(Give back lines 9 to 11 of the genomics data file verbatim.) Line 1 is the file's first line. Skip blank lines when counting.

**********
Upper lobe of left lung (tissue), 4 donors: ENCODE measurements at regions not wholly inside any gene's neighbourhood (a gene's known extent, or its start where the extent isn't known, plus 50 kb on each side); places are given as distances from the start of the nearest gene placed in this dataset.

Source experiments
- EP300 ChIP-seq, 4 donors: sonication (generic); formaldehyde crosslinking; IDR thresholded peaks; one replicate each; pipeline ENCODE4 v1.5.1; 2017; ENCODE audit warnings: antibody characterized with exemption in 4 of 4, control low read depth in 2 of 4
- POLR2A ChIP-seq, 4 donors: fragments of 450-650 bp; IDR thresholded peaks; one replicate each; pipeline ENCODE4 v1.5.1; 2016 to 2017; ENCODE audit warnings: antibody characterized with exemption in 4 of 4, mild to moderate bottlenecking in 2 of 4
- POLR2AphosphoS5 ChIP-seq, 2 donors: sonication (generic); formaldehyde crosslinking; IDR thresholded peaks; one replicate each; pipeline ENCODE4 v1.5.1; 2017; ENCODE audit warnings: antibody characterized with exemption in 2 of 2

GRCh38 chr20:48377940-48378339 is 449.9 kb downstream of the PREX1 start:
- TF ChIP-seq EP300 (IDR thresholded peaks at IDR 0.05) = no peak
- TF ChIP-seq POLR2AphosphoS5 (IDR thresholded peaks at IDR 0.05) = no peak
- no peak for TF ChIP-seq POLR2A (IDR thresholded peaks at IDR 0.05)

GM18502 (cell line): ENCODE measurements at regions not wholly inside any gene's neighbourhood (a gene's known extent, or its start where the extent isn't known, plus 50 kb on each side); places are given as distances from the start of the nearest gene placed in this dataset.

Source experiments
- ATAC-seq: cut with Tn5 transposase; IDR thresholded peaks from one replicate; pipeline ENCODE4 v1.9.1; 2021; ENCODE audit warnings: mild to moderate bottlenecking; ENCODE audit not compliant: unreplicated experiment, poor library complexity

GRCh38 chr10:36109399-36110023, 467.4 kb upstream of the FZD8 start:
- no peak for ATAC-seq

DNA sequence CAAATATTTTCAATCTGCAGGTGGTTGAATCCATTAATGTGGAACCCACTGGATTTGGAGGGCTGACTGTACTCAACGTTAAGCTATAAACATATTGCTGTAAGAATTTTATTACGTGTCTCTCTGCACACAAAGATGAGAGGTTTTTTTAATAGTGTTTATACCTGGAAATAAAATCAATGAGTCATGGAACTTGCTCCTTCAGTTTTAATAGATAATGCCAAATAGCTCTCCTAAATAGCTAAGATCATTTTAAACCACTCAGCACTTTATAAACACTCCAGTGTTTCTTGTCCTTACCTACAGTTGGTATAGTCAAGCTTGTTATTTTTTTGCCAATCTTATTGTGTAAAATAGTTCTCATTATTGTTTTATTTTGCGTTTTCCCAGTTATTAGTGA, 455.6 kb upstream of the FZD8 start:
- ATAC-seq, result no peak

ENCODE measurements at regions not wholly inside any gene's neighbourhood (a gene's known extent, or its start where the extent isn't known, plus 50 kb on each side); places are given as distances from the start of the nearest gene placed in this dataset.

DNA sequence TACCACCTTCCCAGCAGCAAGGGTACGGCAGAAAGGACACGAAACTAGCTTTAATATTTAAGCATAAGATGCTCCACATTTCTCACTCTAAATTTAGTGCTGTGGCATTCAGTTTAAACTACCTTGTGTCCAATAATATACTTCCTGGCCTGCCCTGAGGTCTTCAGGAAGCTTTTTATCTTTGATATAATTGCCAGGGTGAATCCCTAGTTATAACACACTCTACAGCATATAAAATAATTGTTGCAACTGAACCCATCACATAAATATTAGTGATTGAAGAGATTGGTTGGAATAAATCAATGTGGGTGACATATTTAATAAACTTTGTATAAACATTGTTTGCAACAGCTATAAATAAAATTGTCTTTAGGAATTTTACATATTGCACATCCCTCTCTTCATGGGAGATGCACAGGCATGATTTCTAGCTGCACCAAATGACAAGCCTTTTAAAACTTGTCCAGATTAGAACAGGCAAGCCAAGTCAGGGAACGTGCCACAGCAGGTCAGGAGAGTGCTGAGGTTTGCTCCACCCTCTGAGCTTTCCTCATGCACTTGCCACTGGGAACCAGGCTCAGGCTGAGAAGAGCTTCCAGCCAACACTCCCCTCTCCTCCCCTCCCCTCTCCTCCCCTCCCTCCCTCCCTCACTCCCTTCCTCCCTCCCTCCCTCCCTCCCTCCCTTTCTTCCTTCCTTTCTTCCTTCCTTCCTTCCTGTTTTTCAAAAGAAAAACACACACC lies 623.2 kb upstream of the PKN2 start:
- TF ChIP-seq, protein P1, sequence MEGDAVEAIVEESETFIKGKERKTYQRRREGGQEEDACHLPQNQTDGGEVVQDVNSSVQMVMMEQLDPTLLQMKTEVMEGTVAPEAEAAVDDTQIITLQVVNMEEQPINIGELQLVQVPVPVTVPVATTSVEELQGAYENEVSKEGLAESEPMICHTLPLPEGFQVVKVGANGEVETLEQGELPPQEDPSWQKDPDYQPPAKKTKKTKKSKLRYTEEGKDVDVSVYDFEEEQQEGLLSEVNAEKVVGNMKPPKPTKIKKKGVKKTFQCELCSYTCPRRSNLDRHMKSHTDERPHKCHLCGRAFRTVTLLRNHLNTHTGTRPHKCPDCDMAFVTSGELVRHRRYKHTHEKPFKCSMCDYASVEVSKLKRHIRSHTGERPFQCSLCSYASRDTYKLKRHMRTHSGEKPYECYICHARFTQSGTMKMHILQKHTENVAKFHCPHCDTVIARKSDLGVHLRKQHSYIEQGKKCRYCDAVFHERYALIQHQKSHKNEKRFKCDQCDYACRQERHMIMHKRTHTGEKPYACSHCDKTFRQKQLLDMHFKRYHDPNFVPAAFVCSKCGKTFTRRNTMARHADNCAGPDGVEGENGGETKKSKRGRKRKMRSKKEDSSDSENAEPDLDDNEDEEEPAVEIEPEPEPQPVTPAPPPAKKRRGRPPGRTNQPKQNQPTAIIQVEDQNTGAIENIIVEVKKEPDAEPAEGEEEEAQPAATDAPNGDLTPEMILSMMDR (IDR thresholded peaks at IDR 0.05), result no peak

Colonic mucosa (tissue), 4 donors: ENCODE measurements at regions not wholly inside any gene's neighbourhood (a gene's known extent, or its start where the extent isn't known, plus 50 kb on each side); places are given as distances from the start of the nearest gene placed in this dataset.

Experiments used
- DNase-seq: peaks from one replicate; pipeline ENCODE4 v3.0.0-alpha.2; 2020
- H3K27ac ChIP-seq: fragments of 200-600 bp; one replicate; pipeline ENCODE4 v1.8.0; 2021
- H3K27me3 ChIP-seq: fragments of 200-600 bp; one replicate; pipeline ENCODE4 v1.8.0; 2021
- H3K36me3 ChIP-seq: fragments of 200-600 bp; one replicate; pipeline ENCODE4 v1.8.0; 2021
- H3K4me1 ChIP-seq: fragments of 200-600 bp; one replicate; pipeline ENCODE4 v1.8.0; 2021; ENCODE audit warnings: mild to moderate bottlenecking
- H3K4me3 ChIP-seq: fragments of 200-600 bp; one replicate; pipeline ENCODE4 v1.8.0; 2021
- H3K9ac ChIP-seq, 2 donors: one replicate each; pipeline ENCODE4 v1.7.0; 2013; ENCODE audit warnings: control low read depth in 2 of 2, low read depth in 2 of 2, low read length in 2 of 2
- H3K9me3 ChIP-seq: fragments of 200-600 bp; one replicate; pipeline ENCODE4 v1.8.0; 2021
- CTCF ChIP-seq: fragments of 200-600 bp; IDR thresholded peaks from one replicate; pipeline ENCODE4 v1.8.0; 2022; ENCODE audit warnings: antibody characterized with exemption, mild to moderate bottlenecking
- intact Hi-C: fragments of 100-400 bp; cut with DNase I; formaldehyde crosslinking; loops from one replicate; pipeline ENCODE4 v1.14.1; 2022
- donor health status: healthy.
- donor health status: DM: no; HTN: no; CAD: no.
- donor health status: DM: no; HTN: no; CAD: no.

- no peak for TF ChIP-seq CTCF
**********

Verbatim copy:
- no peak for TF ChIP-seq POLR2A (IDR thresholded peaks at IDR 0.05)

GM18502 (cell line): ENCODE measurements at regions not wholly inside any gene's neighbourhood (a gene's known extent, or its start where the extent isn't known, plus 50 kb on each side); places are given as distances from the start of the nearest gene placed in this dataset.

Source experiments